jeudi 2 septembre 2010

Windows Phone 7 adventure

I went to Ottawa Mobile Conference, and I won as a presence prize 2 day training on Windows Phone 7 (WP7) plateform, at the Microsoft office in Ottawa. The training is provided by Colin Melia from DevTeach, which is knows the plateform very well. This was for me the occasion to get an idea of what it will look like. With the iOS, Android and RIM devices, is there a place for WP7? What it stands for? Millions of theses devices are supposed to hit the market before Thanks Giving in the US, made by Samsung, LG and Dell and others, so it has to be good.

WP7 is the Microsoft implementation of the whole mobile concept from Apple. Mobile Market is equivalent of AppStore, Zune have the same role as iTunes to sync the device and basic apps are about the same, except they are based on Microsoft technology, for example Internet Explorer replace Safari, Bing map and search replaces Google. A light version of Office and SharePoint may be free on the phone for the release. XboxLive will be the basis for all games on the device. Interesting fact, IE doesn't ship with Flash plugin. Seems that Microsoft agree with Apple on this point.

Concerning the interface, it uses the design pattern Hub and Spoke, that force the user to focus on one task at a time. A tile view of apps acts as the Hub. There are three mandatory physical button on the phone itself: back, start and search. Back goes to the previous view, start goes to the tile view and the search go to Bing. There can't multi-process running simultaneously, the same as the iPhone before multitasking. Say that you start an app, then go to the tile view and start another app, the first app instance is lost.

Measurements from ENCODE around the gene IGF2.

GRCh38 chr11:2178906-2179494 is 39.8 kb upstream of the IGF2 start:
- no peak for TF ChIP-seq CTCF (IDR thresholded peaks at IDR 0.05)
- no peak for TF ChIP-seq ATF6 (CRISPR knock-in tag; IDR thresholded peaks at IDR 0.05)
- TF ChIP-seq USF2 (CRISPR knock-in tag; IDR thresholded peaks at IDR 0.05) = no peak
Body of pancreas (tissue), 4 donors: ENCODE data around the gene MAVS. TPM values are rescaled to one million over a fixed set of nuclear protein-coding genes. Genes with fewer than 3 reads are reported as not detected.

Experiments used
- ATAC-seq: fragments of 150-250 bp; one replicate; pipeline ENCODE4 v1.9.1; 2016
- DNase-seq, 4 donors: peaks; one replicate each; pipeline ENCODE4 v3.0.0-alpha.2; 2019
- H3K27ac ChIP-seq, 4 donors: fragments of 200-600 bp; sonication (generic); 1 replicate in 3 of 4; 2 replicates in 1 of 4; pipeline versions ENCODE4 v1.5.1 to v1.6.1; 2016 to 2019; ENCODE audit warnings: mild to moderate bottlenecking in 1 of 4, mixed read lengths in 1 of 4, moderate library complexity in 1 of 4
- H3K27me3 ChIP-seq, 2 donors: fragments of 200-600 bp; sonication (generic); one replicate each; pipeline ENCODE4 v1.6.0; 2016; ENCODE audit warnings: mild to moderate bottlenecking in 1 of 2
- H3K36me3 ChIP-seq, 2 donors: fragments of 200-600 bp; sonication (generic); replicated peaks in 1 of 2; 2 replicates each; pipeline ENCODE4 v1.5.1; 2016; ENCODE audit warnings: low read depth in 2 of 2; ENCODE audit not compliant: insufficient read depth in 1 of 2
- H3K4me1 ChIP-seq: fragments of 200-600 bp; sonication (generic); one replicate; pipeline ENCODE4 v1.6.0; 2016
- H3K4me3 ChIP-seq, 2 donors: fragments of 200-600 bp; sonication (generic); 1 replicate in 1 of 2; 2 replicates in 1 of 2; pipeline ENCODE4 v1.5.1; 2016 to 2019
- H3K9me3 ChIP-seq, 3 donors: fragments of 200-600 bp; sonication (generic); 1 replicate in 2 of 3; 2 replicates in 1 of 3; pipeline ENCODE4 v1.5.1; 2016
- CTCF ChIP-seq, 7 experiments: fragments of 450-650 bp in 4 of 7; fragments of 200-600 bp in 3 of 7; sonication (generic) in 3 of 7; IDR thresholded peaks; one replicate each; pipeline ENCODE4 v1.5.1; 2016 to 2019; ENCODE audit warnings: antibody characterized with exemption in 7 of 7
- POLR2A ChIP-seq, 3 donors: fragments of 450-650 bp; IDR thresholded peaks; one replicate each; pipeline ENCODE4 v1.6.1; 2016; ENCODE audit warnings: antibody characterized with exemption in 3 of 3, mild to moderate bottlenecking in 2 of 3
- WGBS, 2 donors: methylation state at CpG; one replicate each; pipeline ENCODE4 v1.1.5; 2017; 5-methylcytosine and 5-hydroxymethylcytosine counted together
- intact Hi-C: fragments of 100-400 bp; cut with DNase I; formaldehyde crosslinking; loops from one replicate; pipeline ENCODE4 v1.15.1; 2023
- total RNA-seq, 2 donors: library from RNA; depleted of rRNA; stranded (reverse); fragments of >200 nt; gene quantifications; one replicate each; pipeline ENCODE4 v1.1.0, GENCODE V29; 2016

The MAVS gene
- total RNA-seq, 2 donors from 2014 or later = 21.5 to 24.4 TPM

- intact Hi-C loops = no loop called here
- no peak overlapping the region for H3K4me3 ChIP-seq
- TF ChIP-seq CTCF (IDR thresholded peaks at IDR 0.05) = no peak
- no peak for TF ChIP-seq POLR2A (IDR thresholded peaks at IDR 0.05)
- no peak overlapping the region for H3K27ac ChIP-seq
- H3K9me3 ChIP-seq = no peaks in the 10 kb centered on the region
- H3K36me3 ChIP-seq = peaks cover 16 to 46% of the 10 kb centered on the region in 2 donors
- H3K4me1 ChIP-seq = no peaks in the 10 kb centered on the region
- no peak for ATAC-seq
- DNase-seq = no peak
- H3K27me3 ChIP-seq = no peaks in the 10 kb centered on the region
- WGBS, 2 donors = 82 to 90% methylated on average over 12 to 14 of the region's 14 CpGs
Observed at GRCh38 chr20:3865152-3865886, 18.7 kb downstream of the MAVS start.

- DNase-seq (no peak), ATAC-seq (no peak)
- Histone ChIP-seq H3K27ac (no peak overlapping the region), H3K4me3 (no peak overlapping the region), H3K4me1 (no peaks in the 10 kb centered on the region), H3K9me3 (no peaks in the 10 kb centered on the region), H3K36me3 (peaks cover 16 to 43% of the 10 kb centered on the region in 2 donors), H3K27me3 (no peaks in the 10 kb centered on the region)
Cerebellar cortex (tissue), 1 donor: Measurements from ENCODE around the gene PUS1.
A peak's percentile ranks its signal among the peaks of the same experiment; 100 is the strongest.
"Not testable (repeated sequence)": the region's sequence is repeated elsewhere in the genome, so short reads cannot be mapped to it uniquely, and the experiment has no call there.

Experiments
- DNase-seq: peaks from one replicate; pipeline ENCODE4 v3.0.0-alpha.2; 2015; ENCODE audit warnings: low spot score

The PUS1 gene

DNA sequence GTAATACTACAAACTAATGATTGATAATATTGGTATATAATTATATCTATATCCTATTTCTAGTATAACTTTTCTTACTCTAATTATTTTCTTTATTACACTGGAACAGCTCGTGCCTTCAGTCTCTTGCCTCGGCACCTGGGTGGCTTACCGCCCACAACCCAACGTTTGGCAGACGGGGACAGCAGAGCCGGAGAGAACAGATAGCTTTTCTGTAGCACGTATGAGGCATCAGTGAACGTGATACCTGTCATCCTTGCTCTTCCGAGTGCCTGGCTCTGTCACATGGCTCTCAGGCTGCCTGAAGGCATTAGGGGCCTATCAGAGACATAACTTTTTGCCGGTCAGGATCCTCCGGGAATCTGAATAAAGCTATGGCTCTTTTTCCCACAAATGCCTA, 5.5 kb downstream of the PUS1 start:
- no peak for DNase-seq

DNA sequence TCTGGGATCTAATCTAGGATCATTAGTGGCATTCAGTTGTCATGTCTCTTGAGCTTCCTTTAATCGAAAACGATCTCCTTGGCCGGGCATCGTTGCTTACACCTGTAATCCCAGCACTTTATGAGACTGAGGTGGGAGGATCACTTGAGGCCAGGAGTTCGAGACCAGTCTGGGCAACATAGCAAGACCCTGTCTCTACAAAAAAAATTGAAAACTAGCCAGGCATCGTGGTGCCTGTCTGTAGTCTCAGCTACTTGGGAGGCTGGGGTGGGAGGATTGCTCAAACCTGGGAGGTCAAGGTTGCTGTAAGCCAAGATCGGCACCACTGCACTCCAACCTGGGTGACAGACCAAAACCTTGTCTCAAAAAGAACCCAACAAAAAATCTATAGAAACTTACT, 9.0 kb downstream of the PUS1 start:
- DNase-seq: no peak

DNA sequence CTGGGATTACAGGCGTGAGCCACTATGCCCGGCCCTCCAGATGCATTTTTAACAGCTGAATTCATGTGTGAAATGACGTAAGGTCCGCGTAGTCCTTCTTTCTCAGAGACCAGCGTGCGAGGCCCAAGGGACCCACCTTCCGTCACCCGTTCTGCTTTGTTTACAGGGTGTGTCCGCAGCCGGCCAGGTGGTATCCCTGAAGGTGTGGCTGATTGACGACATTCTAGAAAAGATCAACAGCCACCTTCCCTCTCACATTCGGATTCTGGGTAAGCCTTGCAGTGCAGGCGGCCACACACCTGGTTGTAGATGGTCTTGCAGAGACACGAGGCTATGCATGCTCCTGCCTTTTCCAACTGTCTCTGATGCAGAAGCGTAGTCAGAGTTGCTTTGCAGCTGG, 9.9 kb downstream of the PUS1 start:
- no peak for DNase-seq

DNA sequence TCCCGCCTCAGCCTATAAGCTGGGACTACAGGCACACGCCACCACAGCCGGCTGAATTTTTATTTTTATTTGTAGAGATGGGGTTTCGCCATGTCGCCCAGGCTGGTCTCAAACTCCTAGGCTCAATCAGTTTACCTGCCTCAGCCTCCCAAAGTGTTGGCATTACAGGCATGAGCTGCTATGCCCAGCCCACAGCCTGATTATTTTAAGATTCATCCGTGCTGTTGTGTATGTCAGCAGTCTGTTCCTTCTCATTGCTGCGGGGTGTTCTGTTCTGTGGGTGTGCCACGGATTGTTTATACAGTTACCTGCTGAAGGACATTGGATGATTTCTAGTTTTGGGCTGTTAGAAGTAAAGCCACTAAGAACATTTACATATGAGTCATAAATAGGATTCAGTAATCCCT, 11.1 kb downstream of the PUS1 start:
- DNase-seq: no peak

You can use two different libraries for an app, Silverlight for straight forward forms or XNA for games that requires more heavy video display. We saw mainly how to use Silverlight to design the UI. The application code can be written in C#, using the .NET framework classes. What is realy interesting is the clear separation between the logic and display of the application. It has been thought in such a way that the designer can work on the view independently of the programmer, that fills the view. Some preview data can be supplied to the view at design time, so the designer doesn't need the whole application to work. The UI is completely defined in XAML file in a declarative manner. A factory then read the file at runtime and create corresponding objects. .NET library provides a high level of abstraction for XML handling, HTTP and SQL queries, so in very few lines of code, a lot of things occur.

For those of you who may want to give it a try, here are some notes about installation on a MacBook Pro 1,1. The requirement and installation instructions are accurate. You need the VMX extension for virtualization to get good performances. It has to be enabled into EFI boot loader. See the Parallels knowledge base to get instructions. Microsoft supplies a small utility to check if the extension is available. But, maybe more critical is this MacBook Pro have an ATI X1600 card, and the latest (and the last) driver from AMD doesn't support WDDM 1.1, which is required for decent display performance with the phone emulator. Any computer with proper drivers for Windows 7 should do, it just means I will need a new computer to run the emulator appropriately.

In conclusion, Microsoft is jumping in the arena seriously with WP7. SDK is quite lean yet, and this is a great piece of integrated technology AFAIK. Their first step is obviously to copy recipies of competitors with their own technology. It's right, because innovation comes a lot from inspiration from others. iPhone is still the blue ocean device, and except for the Office app, there is nothing that a WP7 seems to do better, so the price point must be somewhat attractive to change the market forces. The fate of WP7 is now in the hand of customers.